On 1 March, 1872, Yellowstone became the first natural area to be designated a national park in the United States. Since that day, millions of people have visited the park down the years to take in the awesome sights of its incredible natural bounty. As well as its fantastic diversity of plant and animal life, the park also sits on top of the one largest supervolcanoes on the planet, the energy form which creates some breath-taking hydrothermal features, such as hot springs, mud pots, fumaroles, and geysers.
There is so much to see and do on a trip to Yellowstone that it is simply a must for anyone visiting the States for the first time. However, if you want to feast your eyes on its wonders, you must make sure that you sign up for the ESTA visa waiver scheme before travelling if you are an EU citizen. (If you want to learn about whether you are eligible and how to apply, this ESTA guide is a great place to start.)
Without further ado, here are the top seven reasons that you should visit Yellowstone!
It is incredible to think that Yellowstone contains up to 60 per cent of the world’s geysers. Of over 500 of the things in the park, without doubt the most famous one is Old Faithful. For many years now, Old Faithful has been spewing 3,000-4,000 gallons of piping hot water 130 feet into the air once every 35-120 minutes. It is a sight to behold, reminding us of our insignificance in Mother Nature’s grand plans.
2. Grand Prismatic Spring
Old Faithful may be more renowned, but no trip to Yellowstone would be complete without a photo of the Grand Prismatic Hot Spring. At 121 feet deep and 370 feet in diameter, this iridescent pool looks like the eye of the planet open wide. Its spectacular bands of colours result from thermophile bacteria that live in varying concentrations around the pool.
Yellowstone is absolutely massive. Covering an area of over 3,000 square miles, the park provides a habitat for a bewildering array of animal and plant life. Today, you can find many animals that have become extinct in many other parts of the country, including wolves, bears, bison, elk, sheep, deer, moose, antelope and many species of birds.
The best way to get a real taste of Yellowstone is to hike. The park holds over 900 miles of trails that span diverse landscapes and topography. Pack some food, good walking boots and a tent, and set off for a once-in-a-lifetime adventure through terrain that changes from canyons and lakes to forests and valleys and back again.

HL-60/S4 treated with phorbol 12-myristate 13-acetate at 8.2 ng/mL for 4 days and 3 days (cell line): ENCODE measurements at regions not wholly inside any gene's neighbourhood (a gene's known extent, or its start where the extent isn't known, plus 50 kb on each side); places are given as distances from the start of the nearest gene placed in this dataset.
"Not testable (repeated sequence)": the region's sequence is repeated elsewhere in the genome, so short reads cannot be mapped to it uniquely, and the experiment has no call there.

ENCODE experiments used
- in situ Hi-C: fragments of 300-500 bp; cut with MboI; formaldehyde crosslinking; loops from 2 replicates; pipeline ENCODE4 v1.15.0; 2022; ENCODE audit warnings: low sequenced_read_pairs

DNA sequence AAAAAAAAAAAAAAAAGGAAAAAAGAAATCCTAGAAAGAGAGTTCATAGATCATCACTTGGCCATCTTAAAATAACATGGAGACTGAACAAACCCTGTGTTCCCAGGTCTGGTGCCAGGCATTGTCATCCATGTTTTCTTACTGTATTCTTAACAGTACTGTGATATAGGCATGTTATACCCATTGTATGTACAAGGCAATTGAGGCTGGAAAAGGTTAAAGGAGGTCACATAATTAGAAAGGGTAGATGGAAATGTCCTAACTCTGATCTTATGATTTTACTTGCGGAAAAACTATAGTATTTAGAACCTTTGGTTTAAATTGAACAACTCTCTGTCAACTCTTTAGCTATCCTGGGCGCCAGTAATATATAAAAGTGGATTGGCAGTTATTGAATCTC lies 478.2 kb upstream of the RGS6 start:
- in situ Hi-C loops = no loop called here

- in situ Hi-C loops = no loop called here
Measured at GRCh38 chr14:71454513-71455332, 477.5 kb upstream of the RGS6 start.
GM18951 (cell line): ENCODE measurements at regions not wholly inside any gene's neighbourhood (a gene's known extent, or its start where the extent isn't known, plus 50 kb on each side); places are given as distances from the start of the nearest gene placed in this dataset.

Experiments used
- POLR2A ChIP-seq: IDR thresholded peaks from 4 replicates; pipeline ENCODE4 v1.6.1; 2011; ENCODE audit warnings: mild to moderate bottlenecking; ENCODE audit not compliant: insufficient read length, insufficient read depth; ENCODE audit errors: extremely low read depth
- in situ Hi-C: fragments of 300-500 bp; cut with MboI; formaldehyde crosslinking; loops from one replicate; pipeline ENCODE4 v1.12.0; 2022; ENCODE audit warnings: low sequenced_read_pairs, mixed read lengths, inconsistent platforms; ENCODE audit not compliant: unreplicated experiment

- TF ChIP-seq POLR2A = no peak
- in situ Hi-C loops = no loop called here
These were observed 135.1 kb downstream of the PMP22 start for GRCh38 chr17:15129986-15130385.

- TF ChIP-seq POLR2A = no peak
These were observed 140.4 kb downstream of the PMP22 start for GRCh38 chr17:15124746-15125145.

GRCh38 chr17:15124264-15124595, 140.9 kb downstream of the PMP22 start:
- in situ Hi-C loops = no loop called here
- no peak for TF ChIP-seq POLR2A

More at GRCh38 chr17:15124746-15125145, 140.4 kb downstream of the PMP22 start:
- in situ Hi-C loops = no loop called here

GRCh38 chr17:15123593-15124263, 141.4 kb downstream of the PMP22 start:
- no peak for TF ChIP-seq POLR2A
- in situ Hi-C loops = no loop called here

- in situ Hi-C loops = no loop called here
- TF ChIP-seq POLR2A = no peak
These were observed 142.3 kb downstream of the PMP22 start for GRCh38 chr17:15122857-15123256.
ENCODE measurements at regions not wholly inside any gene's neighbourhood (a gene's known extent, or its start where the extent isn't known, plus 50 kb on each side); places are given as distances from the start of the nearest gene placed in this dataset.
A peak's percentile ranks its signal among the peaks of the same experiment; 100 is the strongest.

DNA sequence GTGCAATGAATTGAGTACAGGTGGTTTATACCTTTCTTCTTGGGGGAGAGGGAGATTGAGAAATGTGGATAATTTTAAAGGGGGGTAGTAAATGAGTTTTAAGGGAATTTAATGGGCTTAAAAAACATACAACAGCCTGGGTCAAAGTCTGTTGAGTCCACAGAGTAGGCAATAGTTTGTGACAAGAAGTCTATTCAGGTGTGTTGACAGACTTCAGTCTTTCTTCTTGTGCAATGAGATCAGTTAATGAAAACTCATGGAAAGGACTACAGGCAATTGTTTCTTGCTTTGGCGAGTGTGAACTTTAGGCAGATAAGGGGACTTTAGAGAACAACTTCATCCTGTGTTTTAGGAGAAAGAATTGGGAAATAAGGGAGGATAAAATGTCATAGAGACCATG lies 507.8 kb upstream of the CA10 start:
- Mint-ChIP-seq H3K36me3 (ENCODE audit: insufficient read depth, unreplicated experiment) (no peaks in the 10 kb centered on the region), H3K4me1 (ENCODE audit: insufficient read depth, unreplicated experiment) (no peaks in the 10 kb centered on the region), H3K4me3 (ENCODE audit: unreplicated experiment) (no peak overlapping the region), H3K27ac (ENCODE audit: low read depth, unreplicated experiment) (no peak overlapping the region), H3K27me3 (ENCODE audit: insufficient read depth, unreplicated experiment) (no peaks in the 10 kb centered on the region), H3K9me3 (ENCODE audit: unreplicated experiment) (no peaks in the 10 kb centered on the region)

5. Indian Tribes
Yellowstone has been an important cultural site for Native American tribes for thousands of years. A great number of tribes, including the Kiowa, Blackfeet, Shoshone, Coeur d’Alene, Bannock, Cayuse, Nez Perce, and Umatilla, used to come regularly to the region to hunt, fish, gather plants and obsidian for knives and arrowheads. Many of these peoples used the hydrothermal features for religious and medicinal purposes. Today, the park is an important archaeological site, and many ancient Indian artefacts have been unearthed over the years.
6. Yellowstone Lake
At an elevation of 7,733 feet above sea level, the spectacular Yellowstone Lake is the highest lake in North America. If this was not enough reason to visit, the beauty of the enormous freezing lake when it ices over in winter can give visitors the impression that they are looking out over an icy polar sea. When frozen, the lake is known to give off eerie singing sounds as the ice shifts as a result of changing temperatures.
7. Artist Point
Located high up in the southern rim of the Grand Canyon of the Yellowstone is the park’s most famous viewpoint, Artist Point. The viewpoint was originally named by Frank Jay Haynes in 1883 who erroneously believed that it was the spot from which artist Thomas Moran had drawn his 1973 sketches of the raging Yellowstone Falls that dominate the view. Although the sketches were later found to have been done from another location, the name has stuck to this day!
There are few places on this earth that inspire more awe than Yellowstone. If you are passing through Wyoming, Idaho or Montana, a visit to the United States’ oldest and most famous national park is a must. Make sure you plan your trip so that you can spend at least a couple of days in this marvel of the natural world.